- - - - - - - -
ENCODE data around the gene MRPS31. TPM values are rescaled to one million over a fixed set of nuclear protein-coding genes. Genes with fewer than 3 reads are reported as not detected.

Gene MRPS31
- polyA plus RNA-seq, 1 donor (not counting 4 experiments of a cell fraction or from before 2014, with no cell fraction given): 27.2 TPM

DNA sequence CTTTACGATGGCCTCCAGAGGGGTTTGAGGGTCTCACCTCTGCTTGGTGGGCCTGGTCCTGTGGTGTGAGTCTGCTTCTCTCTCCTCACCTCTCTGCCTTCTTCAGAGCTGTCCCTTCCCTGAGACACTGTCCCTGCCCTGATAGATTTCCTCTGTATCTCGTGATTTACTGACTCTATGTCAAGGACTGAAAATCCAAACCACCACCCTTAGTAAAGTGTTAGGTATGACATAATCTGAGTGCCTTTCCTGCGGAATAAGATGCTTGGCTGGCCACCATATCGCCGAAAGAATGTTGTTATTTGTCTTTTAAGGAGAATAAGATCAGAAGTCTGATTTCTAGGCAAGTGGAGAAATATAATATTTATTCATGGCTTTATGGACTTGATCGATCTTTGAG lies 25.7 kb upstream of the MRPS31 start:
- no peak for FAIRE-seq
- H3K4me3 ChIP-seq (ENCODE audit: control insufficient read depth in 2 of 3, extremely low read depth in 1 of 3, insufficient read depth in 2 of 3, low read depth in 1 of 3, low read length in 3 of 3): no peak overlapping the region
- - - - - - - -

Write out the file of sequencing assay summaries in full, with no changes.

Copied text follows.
ENCODE data around the gene MRPS31. TPM values are rescaled to one million over a fixed set of nuclear protein-coding genes. Genes with fewer than 3 reads are reported as not detected.

Gene MRPS31
- polyA plus RNA-seq, 1 donor (not counting 4 experiments of a cell fraction or from before 2014, with no cell fraction given): 27.2 TPM

DNA sequence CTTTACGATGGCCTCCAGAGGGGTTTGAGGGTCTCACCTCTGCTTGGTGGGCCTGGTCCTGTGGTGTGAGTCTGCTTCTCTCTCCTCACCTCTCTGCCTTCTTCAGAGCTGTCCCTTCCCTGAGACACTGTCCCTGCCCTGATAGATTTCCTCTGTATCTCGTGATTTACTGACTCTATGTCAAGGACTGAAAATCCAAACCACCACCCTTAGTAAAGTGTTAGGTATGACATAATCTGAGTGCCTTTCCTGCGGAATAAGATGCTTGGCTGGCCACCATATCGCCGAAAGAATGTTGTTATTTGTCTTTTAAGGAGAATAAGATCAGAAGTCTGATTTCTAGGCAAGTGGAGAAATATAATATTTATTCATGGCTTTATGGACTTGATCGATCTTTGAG lies 25.7 kb upstream of the MRPS31 start:
- no peak for FAIRE-seq
- H3K4me3 ChIP-seq (ENCODE audit: control insufficient read depth in 2 of 3, extremely low read depth in 1 of 3, insufficient read depth in 2 of 3, low read depth in 1 of 3, low read length in 3 of 3): no peak overlapping the region